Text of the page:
|Chloe Piene: Drawings |
"Every man is an organ put forth by the divinity in order to perceive
Luis Borges. (1)
What is it about kissing? Or moving your hands over someone's face and back? What is it about touching another person's body that is so magnetic and compelling? I don't just mean sex; I mean leaning your full weight on your partner between kisses, I mean rubbing your Grandmother's hands to get them warm. Being allowed into that privacy. When we press ourselves against the bodies of the people we love or desire, it's a penetrative activity. A communion. Where we touch them, our bodies are struggling to perform an ultrasound, to get under the skin and into the flesh, the warmth, the interior; endeavoring to know these through the minute inflections of the surface: the hard and the soft of it; all it's dips and hollows, ridges and declivities. The modifying tensions, the shifting temperatures. Doesn't feeling the configuration of your Grandmother's tiny metacarpal bones pressing into your palm make your heart crack in two? Isn't it wonderful to feel the pulse of a boyfriend?¥ús artery against your lips?
Most figurative drawing shows you the usual surfaces. But the real experience of a body's your own, a lover's, your newborn child's is layered, complex and multi-focal, a deep-tissue experience. What Piene's drawings show are the complexities of our stratified insides, the places where you really feel sex, really feel penetration, really feel love, fear, compassion, defeat? All perception is gathered and mediated through the body, and the physical engagement required by any act of perception is itself an integral part of all experience and all memory. Post Descartes, post virtual reality, it's not hard for us to imagine that while our bodies are in the world, we ourselves are, perhaps, somehow not. By partially dematerializing the bodies of her subjects, Piene allows them to hover in a sort of netherworld between the physical and the non-physical, the world we think we know and the world we think we don't. They seem out of phase, and emphasize the body as a point of passage, manifestation and exchange, as a pathway or portal. It's a bit like staring into the pupil of your own eye in a mirror and seeing something else, something more, looking back. The body here is a junction - and perhaps a tenuous one - between us (wherever and whatever we are) and the physical world. You could think of our bodies in much the same way you would a medium in the throes of spirit possession a lump of matter animated by some unseen outside agency.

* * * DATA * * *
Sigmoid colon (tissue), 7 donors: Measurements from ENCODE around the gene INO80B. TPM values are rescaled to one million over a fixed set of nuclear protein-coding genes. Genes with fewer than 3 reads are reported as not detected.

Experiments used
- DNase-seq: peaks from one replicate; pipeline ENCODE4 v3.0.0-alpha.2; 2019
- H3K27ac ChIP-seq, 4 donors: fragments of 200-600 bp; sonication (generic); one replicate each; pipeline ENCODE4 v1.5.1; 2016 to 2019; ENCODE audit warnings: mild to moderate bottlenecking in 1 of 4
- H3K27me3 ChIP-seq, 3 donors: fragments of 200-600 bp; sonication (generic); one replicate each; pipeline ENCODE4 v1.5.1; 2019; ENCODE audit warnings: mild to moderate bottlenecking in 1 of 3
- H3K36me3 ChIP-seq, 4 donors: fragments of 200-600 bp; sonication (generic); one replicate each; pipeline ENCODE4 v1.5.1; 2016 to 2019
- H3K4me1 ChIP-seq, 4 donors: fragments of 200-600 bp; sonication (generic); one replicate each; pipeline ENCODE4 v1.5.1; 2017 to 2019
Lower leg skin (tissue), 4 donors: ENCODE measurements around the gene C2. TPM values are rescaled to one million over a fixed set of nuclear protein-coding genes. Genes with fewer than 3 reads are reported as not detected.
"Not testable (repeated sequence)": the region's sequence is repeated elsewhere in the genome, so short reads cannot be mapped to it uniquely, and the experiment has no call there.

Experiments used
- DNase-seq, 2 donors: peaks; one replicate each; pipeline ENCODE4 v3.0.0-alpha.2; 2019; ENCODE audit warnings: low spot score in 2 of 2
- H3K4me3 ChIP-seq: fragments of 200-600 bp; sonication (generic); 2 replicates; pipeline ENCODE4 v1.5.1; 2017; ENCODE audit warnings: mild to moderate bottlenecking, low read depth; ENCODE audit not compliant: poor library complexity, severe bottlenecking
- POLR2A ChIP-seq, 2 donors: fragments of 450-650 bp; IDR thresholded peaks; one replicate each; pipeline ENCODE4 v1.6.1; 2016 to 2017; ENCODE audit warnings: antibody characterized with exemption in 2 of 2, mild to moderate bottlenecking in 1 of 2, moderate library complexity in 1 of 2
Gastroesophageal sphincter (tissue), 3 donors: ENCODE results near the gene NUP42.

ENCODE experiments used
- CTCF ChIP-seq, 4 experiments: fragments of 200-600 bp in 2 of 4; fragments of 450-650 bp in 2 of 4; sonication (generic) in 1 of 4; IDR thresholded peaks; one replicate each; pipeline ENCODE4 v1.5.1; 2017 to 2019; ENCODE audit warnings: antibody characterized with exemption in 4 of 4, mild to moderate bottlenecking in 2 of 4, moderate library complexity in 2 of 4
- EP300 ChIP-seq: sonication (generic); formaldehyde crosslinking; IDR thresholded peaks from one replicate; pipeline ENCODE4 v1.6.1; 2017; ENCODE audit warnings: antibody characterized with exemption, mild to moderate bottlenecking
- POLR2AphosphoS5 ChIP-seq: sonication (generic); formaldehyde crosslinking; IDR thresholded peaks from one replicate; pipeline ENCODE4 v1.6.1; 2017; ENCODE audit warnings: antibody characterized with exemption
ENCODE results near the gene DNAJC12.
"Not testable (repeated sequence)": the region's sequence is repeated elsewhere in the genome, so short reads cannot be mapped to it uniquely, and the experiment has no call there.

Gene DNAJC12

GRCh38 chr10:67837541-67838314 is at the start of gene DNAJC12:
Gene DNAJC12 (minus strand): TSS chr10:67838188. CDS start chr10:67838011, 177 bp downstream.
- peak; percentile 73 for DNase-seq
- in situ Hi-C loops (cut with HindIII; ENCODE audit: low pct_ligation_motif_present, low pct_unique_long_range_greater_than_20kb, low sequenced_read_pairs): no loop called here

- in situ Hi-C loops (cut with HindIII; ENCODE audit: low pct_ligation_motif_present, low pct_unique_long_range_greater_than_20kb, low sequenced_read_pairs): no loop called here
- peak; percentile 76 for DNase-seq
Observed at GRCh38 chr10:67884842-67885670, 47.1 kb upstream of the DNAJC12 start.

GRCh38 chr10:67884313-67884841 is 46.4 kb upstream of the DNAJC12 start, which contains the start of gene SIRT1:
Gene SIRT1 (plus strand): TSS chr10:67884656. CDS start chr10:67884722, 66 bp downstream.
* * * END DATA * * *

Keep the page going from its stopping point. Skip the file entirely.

After all, if ghosts are souls without bodies, and zombies are bodies without souls, doesn't that make us a pretty creepy hybrid of the two? Piene's figures certainly exhibit both spectral and cadaverous elements: there is transparent flesh and drifting hair; death's-head grins and clutching, withered hands abound; you can see bones and viscera: but there are also parts of the body which are immaculate, perfectly uncorrupted. And while the references to perishability are an important part of the work (the corpse obviously lurks inside all bodies, like an organ awaiting a function), the marriage of "flayed" or ectoplasmic anatomy with the utterly inviolate surfaces of taut, living tissue complicates things. For Piene, the drawings are formally alluring precisely because they leave areas of the body untouched: "There's a play between what's covered and what's uncovered. Every layer that is revealed refers to a deeper point, a greater darkness, a new unknown. It's like a veil which, as I covers, suggests something deeper, which you neither saw nor understood beforehand. A sort of skin, made from the grain of penetration. It points to and is a part of a place you can strive towards but never really get to." (2)
Decomposition is not what you are witness to here; or if it is, then it's a peculiar, selective, and who's-to-say-permanent decomposition not of the kind usually visited on the human corpse (the incorruptibility of certain saintly relics is brought to mind, as are the liquefying effects of really good sex, or certain neurological disorders affecting the perception of one's physical self.) These are not bodies in fixed states. They are bodies in flux, manifesting and unraveling on the page in much the same way that whatever it is that we ourselves consist of projects forth from, and disappears into the bodies that we inhabit.